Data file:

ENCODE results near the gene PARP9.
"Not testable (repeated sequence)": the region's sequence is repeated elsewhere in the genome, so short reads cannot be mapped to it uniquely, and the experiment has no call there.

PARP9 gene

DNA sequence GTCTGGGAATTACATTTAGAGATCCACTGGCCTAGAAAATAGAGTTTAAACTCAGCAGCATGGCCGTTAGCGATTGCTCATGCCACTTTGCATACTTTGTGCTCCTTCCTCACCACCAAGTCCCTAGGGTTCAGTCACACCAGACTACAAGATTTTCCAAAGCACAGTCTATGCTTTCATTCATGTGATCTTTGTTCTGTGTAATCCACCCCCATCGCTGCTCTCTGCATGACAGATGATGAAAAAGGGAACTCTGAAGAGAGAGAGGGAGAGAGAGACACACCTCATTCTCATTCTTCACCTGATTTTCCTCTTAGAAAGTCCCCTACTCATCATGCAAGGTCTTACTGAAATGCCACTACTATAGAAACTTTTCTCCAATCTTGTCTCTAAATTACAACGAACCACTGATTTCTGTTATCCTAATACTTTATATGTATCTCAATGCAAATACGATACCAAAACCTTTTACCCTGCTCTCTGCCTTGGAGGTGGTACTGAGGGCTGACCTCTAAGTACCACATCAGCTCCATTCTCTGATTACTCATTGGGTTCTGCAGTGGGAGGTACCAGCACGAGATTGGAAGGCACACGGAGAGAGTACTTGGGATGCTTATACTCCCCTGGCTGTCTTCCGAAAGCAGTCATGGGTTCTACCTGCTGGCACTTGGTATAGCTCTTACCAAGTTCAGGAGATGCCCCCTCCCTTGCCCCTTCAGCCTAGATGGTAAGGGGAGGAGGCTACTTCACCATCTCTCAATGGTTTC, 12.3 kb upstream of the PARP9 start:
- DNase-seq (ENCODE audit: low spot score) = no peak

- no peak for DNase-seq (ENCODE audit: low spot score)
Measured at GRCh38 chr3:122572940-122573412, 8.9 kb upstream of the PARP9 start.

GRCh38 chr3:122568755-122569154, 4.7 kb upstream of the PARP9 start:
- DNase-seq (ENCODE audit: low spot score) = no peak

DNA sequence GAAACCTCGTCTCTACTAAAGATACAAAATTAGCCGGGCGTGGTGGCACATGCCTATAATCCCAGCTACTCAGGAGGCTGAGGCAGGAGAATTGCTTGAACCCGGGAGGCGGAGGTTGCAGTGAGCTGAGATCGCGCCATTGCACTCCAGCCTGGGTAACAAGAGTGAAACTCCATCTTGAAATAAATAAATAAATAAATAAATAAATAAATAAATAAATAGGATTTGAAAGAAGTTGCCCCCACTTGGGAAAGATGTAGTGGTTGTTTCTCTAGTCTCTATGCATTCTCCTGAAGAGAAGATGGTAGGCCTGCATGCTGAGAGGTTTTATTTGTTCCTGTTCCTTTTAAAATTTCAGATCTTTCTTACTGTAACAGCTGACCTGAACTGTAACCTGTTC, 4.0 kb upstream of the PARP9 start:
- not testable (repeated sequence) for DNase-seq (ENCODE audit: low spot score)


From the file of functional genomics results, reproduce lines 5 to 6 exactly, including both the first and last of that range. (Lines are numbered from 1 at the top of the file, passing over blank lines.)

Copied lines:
- DNase-seq (ENCODE audit: low spot score) = no peak

- no peak for DNase-seq (ENCODE audit: low spot score)